D had developed himself a taste for wielding chainsaws. Now it is true that D hated this tree and this shrub, and has said so ever since we bought the house. It is also true that D didn't hate them nearly as much as our neighbors did. But I think that he also just really wanted to swing a chainsaw again.
Honeysuckle had nearly taken over a tree and a shrub in the backyard. These photos don't do justice to the foofy mess it was. In fact the first photo is one I took only after D began slicing messy bits off with a borrowed chainsaw (thanks dad). And I can't find a before photo of the shrub at all. But you can get an idea for the giant mess it creates to fell a tree in your backyard.
*photo quality isn't great. this was at dusk and the light changed constantly.
|I am continuously carrying away branches at this point|
|Piles of branches like this|
|Which we dragged over to the side of the yard into a pile so high the neighbor's garage has almost vanished.|
|he's lovin it|
|I'm a lumberjack!|
Under all that honeysuckle there was a tree that I misidentified. I had remembered the elder neighbor talking about how this yard had had an olive tree in it. Well, the leaves are so obviously different that we knew right away that this was not the same tree. We used a website to help identify the leaves by their shape and variegation and whatnot, and discovered that we have ourselves a mulberry tree.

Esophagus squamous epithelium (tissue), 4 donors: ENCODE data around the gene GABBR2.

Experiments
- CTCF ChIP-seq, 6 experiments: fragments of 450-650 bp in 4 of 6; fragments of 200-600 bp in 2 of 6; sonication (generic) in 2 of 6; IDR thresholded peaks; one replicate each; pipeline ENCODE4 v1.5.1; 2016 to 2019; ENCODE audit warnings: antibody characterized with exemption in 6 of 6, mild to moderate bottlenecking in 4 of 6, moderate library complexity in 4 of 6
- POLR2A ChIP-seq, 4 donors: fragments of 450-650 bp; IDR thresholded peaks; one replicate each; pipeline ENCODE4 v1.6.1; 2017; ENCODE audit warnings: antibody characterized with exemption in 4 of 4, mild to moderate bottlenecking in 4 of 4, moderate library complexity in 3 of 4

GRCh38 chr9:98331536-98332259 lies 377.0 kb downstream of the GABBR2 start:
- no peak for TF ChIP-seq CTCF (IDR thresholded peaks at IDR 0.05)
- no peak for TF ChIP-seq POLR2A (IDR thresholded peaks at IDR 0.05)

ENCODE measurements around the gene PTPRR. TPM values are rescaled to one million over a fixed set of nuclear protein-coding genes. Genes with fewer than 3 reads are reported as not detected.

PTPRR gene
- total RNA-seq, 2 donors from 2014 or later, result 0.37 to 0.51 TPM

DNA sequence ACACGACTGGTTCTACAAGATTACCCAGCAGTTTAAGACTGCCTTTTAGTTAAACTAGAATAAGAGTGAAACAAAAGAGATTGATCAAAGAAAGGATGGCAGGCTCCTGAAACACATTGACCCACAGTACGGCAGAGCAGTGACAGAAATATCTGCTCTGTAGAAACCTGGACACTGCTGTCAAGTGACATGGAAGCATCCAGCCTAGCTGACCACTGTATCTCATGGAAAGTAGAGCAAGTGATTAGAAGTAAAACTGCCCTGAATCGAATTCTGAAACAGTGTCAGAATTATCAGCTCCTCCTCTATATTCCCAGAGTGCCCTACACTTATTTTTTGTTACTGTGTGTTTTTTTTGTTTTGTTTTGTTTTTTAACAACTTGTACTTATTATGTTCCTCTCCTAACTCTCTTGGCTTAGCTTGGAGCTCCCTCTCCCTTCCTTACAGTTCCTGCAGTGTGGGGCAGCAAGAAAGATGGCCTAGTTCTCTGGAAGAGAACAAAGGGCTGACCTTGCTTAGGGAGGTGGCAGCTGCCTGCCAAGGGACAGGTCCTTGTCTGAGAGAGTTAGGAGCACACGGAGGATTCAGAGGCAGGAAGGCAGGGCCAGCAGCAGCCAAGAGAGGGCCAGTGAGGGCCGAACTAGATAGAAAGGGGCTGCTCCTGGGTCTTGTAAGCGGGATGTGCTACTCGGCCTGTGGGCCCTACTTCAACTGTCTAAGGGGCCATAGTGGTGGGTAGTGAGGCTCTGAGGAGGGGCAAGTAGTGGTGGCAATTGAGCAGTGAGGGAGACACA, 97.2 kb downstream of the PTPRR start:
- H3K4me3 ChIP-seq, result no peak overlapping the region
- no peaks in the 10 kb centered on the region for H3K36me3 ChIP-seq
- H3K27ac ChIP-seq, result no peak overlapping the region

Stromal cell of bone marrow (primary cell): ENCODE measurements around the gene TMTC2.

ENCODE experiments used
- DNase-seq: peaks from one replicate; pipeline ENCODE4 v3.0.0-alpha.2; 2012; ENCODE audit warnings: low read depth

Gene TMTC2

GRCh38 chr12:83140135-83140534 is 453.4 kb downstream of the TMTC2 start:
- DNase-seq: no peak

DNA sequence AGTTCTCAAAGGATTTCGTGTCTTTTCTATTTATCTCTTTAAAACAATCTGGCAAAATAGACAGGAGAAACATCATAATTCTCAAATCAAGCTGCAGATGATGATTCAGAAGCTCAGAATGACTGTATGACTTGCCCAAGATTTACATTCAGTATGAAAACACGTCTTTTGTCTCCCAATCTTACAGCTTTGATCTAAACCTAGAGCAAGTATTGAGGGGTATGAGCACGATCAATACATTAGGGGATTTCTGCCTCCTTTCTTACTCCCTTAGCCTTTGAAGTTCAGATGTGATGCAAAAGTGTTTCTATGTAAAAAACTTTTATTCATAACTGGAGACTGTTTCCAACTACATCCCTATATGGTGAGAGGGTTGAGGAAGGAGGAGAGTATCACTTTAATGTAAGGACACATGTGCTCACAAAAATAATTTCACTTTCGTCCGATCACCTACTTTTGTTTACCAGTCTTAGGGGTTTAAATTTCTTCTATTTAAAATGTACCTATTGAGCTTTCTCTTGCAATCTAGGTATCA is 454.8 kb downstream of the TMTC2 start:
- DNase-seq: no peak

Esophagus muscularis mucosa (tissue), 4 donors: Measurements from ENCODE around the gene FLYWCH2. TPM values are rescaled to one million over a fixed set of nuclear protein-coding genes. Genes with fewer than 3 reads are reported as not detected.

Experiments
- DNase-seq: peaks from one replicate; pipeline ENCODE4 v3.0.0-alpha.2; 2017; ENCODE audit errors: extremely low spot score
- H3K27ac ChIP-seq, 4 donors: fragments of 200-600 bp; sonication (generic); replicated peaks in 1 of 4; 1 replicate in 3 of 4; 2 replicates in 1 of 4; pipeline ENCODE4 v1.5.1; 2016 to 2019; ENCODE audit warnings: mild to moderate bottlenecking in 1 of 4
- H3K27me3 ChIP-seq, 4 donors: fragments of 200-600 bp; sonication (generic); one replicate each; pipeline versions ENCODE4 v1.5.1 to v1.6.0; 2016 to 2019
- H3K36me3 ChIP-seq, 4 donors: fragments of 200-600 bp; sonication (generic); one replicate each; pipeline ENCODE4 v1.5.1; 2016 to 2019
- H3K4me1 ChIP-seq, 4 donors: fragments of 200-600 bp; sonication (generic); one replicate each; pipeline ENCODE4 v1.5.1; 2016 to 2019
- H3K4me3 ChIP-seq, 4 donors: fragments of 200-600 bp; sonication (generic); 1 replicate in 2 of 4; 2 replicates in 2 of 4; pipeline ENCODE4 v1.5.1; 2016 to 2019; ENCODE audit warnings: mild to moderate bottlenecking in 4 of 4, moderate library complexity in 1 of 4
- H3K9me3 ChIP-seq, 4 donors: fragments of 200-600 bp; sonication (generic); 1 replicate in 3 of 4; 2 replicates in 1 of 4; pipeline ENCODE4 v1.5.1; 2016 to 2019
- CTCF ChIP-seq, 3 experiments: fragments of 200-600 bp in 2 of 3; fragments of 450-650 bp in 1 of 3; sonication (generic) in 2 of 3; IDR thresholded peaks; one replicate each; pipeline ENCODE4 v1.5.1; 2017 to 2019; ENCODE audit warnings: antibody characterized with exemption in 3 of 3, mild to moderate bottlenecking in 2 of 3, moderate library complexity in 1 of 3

|The mulberry tree that remains|
It leans quite a bit. We're not sure if this tree can survive either. But we'll wait and see.
And there was a shrub here that was so big, that it blocked the view of the neighbor's house almost entirely. But in a Wild Kingdom overgrown sort of way. I don't mind the screening effects of plants. In fact, even though the yard does look more tidy, if I'm perfectly honest, I miss it a bit. I feel ... exposed.
We always had to get rid of it because the plan was to plant a vegetable garden. But still... we look out of our back windows and see neighbors.